- Use concrete images in your poetry. Don’t just call a dog a dog. Give me description. Is it an Irish setter, does its owner dress it up in funny sweaters?

- Show, don’t tell. This standard rule of fiction writing still applies to poetry. Think about that aforementioned dog. Is that dog old or young? How do you know? Perhaps its color is fading, maybe it limps.

- Steal. Yes, I’m giving you permission to steal. But you can’t steal whole poems. You can’t lift a whole line from another poem. That’s called plagiarism. Perhaps you love the sound of “sinuous rills” from Samuel Taylor Coleridge’s “Kubla Khan.” Take it and make it your own. Just don’t steal the entire “And there were gardens bright with sinuous rills.”

- Cut it up. A fun exercise is making a poem from words you cut from a magazine. Magazines like Harper’s, The New Yorker and even National Geographic can be perfect for something like this. Let me pull a few lines from those magazines now:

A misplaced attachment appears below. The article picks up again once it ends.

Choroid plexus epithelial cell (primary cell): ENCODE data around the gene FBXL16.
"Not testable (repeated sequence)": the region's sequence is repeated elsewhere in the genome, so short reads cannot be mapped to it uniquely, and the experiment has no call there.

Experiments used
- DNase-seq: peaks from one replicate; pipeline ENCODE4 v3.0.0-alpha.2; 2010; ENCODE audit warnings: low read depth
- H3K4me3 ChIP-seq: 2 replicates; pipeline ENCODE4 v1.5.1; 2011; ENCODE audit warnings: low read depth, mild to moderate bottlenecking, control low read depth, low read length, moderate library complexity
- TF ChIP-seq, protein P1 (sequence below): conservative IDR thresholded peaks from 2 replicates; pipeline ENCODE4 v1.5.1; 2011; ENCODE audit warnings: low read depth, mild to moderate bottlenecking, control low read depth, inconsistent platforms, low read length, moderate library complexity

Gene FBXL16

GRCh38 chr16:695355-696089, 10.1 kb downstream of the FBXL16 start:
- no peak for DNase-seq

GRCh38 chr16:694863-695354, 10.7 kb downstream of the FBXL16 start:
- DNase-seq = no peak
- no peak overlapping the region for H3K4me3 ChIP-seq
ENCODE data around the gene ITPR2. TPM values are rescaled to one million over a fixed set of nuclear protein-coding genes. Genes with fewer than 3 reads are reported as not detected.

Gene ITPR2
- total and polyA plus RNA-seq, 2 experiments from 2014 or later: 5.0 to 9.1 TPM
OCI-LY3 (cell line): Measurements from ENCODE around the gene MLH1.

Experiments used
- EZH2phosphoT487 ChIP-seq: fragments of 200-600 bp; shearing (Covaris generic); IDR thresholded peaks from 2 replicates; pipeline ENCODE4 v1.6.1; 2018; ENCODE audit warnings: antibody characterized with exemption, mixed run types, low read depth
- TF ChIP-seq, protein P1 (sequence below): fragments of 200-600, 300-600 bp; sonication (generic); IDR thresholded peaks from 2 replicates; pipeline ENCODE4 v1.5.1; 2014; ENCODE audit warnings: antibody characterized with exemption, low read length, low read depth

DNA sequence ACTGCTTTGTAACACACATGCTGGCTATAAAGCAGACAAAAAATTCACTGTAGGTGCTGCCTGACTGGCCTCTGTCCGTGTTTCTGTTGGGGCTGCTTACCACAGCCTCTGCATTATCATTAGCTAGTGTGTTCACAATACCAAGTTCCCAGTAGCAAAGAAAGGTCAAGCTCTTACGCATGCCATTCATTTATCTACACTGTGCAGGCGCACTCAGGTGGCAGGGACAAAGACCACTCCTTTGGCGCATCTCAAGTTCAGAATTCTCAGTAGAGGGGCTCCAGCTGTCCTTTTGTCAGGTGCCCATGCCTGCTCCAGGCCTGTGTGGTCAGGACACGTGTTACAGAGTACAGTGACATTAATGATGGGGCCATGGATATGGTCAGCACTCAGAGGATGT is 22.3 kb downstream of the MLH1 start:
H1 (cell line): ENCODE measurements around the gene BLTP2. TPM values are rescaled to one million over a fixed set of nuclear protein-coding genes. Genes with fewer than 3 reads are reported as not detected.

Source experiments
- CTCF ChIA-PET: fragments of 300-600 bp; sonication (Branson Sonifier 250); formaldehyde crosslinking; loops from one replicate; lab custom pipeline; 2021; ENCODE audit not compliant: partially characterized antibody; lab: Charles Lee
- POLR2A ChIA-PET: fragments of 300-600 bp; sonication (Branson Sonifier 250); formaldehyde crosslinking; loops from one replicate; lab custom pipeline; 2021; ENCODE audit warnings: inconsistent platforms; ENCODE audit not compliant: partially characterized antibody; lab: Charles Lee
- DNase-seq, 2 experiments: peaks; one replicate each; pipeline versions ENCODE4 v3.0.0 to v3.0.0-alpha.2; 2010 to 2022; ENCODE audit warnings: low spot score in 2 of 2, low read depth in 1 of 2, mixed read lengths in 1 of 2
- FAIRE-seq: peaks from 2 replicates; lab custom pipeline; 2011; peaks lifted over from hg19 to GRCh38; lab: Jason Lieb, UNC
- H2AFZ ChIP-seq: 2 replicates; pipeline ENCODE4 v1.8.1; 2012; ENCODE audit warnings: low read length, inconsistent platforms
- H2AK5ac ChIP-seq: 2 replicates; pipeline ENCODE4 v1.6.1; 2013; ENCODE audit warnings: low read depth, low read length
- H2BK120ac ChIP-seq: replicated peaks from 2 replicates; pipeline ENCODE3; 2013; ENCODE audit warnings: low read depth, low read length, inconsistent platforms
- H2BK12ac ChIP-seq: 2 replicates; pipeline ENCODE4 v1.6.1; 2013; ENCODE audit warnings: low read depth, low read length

(Found? You Found It?)

Interlopers with the gawky wonderment

mix-and-match, like a liquid salad bar.

The sky narrowed, burying us alive.

Weeping dark patches of smut advanced

on the flash mob’s drive toward deindividuation.

“Trouvé? Tu l’as trouvé?”

- Listen. Do you hear what I’m hearing? Your poem has a voice. It might not be completely there yet, but you need to let it come through. Perhaps this voice is even taking your poem in an unintended direction. That’s fine. Let the poem guide itself to the end.

- Keep listening. Poetry is meant to be read out loud. So keep a list of words that sound good to your ear. Germanica. I like the sound of that. I’ll use it in a poem.

- Know the meanings of your words. Knowing how a word evolved into its modern form can be fascinating and will give you a fuller understanding of its connotation. A fuller understanding might lead to a new direction in the poem. An easy site to find this sort of information is www.etymonline.com.



OG Editor Eric Reinagel

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